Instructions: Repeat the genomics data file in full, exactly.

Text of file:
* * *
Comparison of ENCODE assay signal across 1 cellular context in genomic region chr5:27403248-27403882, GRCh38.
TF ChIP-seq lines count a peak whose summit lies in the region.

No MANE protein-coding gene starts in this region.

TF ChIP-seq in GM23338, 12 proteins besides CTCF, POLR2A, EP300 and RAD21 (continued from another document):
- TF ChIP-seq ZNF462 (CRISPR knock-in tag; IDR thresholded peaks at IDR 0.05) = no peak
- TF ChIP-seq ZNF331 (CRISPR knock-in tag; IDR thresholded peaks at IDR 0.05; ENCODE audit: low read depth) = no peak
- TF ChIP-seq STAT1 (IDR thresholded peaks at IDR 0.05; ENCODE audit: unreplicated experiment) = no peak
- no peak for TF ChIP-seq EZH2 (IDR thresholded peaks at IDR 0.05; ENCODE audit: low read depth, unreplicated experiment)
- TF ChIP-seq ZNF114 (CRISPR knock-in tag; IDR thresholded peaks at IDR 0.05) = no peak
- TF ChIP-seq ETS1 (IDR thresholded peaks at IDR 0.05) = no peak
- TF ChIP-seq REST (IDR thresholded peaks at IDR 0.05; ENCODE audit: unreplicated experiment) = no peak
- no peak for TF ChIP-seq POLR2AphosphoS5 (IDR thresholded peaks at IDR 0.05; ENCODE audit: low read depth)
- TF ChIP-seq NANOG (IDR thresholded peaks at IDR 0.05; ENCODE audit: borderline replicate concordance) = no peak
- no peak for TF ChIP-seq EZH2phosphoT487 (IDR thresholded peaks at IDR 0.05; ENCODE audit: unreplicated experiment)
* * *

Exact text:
Comparison of ENCODE assay signal across 1 cellular context in genomic region chr5:27403248-27403882, GRCh38.
TF ChIP-seq lines count a peak whose summit lies in the region.

No MANE protein-coding gene starts in this region.

TF ChIP-seq in GM23338, 12 proteins besides CTCF, POLR2A, EP300 and RAD21 (continued from another document):
- TF ChIP-seq ZNF462 (CRISPR knock-in tag; IDR thresholded peaks at IDR 0.05) = no peak
- TF ChIP-seq ZNF331 (CRISPR knock-in tag; IDR thresholded peaks at IDR 0.05; ENCODE audit: low read depth) = no peak
- TF ChIP-seq STAT1 (IDR thresholded peaks at IDR 0.05; ENCODE audit: unreplicated experiment) = no peak
- no peak for TF ChIP-seq EZH2 (IDR thresholded peaks at IDR 0.05; ENCODE audit: low read depth, unreplicated experiment)
- TF ChIP-seq ZNF114 (CRISPR knock-in tag; IDR thresholded peaks at IDR 0.05) = no peak
- TF ChIP-seq ETS1 (IDR thresholded peaks at IDR 0.05) = no peak
- TF ChIP-seq REST (IDR thresholded peaks at IDR 0.05; ENCODE audit: unreplicated experiment) = no peak
- no peak for TF ChIP-seq POLR2AphosphoS5 (IDR thresholded peaks at IDR 0.05; ENCODE audit: low read depth)
- TF ChIP-seq NANOG (IDR thresholded peaks at IDR 0.05; ENCODE audit: borderline replicate concordance) = no peak
- no peak for TF ChIP-seq EZH2phosphoT487 (IDR thresholded peaks at IDR 0.05; ENCODE audit: unreplicated experiment)